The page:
Leadership, Management & Governance: Our Impact

{Photo credit: Rui Pires}Photo credit: Rui Pires

Management Sciences for Health (MSH), through its USAID-funded Leadership, Management and Governance (LMG) Project, trains executive boards in the practices of good governance -- cultivating accountability, engaging stakeholders, setting shared direction, and stewarding resources -- to ultimately improve health outcomes. LMG’s interventions contribute to developing and fine-tuning executive board’s roles and responsibilities. Methodology Links Learning with Results

 {Photo by: MSH Staff}A team from West Hararghe provincial health office discusses professional licensing and accreditation of health facilities.Photo by: MSH Staff

Jemal Mohammed calls governance in the health sector a “matter of life and death.” That’s what drives him to do the work he does.  Jemal has worked in the global health sector for 21 years — more than seven of those at MSH. He has dedicated his career to working on sustainable health interventions that can improve entire health systems.

 {Photo: Jawad Jalali/Afghan Eyes}Safiullah Sadiq, community health worker and member of the village health council, was interviewed by the LMG-Afghanistan Project in April 2015.Photo: Jawad Jalali/Afghan Eyes

Safiullah Sadiq, a community health worker from the Nangarhar Province, Afghanistan, is one of 14 residents who sits on his village’s health shura. (Shuras are councils that engage local leaders, health care providers, and other community members to improve the community’s health.) Sadiq’s village had identified that low utilization of health services was something that they wanted to address. But, the shura hadn’t understood how it could intervene.

{Photo credit: Katy Doyle}Photo credit: Katy Doyle

One lesson from the recent Ebola crisis in West Africa is that well-managed health systems and well-governed ministries of health can help prevent epidemics. The USAID-funded Leadership, Management & Governance (LMG) Project, led by Management Sciences for Health (MSH), is helping the West African Health Organization (WAHO) and its member countries improve their governance, which will improve the performance of the region’s health systems, and, ultimately, help prevent future epidemics.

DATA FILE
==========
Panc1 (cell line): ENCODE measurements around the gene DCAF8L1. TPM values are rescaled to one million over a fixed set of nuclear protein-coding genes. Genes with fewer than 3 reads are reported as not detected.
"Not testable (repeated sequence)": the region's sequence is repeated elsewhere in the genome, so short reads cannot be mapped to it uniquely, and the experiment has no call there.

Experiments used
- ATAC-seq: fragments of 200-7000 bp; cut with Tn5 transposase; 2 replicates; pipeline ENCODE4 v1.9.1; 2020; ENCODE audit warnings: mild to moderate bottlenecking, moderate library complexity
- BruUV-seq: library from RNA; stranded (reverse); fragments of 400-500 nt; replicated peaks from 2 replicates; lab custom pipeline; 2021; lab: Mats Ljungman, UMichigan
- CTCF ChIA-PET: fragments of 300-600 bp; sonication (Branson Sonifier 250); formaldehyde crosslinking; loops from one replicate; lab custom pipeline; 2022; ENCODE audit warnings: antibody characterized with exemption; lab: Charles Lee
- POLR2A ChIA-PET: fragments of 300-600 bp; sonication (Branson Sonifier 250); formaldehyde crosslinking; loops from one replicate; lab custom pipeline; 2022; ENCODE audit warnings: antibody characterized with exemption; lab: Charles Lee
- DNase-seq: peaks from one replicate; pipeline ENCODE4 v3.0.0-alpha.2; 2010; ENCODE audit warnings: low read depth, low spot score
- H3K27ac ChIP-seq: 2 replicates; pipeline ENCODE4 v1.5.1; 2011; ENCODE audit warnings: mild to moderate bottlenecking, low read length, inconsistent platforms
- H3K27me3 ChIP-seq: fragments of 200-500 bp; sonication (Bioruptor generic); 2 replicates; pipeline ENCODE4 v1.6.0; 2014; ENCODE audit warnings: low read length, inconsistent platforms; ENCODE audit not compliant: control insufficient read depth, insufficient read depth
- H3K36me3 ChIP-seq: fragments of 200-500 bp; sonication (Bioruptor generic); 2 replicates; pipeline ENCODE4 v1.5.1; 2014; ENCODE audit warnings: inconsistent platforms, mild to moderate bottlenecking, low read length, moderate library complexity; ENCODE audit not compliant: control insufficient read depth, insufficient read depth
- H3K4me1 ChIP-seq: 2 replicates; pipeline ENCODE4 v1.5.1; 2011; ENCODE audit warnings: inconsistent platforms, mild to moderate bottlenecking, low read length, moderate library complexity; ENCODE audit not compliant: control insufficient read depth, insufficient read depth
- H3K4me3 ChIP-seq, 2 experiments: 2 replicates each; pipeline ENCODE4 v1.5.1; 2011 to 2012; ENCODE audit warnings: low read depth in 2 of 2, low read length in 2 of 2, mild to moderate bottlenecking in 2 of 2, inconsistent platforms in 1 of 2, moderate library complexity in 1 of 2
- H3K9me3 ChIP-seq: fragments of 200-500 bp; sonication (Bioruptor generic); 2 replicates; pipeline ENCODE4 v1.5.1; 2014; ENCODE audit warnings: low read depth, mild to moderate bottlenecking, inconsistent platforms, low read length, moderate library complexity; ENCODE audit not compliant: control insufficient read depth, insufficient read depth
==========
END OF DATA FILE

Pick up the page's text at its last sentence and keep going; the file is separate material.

{Photo credit: Anicia Filda/RHU Gulu}Reproductive Health Uganda's Gulu Branch Health Center, Uganda.Photo credit: Anicia Filda/RHU Gulu

Located in northern Uganda, Reproductive Health Uganda’s (RHU) Gulu Branch Health Center (Gulu) is one of the busiest clinics in the country—serving over 25,000 clients with sexual and reproductive health (SRH) services per month. When demand for SRH services outpaced Gulu’s supply of sexually transmitted infection (STI) drugs and other essential medicines, the clinic could not continue offering essential SRH services to many who needed them, threatening the equitable access to health care in the community.

 {Photo credit: Gwenn Dubourthoumieu - Niger State, Nigeria}A Minna hospital employee checks a blood sample for HIV.Photo credit: Gwenn Dubourthoumieu - Niger State, Nigeria

To increase country ownership and sustainability of laboratory services and programs, the USAID-funded Prevention Organizational Systems AIDS Care and Treatment (Pro-ACT) project, led by MSH, identified the need to develop the program leadership and management capacity of local medical laboratory associations in Nigeria. 

 {Video screenshot}MSH and partners developed the Pharmaceutical Leadership Development Program (PLDP) in South Africa in 2011.Video screenshot

Strong leadership and management are important factors in the delivery of quality health services, efficient use of resources, and achievement of positive health outcomes.

 {Photo credit: LMG/South Sudan}Midwives in South Sudan receive capacity development training through the Leadership, Management and Governance for Midwifery Managers Certificate Course.Photo credit: LMG/South Sudan

This story originally appeared on the Leadership, Management, and Governance (LMG) Project Blog. The LMG project is funded by the US Agency for International Development (USAID) and implemented by Management Sciences for Health (MSH) with a consortium of partners. More women die during childbirth in South Sudan than in any country on Earth—over 2,000 mothers per 100,000 live births.

 {Photo credit: MSH}Charlotte Abroman, midwife, Kongoti Center for Rural Health, Daoukro.Photo credit: MSH

Leadership Development Program Plus (LDP+) leads to dramatic rise in antenatal care visits “I was both aware of the challenges that existed and frustrated at not being able to meet them,” said Charlotte Abroman, midwife at the Kongoti Center for Rural Health, discussing low antenatal clinic visit rates. In Côte d’Ivoire as a whole, 70 percent of pregnant women attend all four ANC visits, but in Abroman’s area of Kongoti, only 11 percent made all the visits. In the health district of Daoukro, which includes Kongoti and other towns, the rate was 24 percent.

{Photo credit: Mark Tuschman}Photo credit: Mark Tuschman

Leadership, management, and governance skills are critical for medical, nursing, and public health professionals. The MSH-led, US Agency for International Development (USAID)-funded Leadership, Management & Governance (LMG) Project with project partner Amref Health Africa developed an action-based learning, in-service certificate course to equip midwife managers with the leadership, management, and governance skills they need to deliver quality health services.

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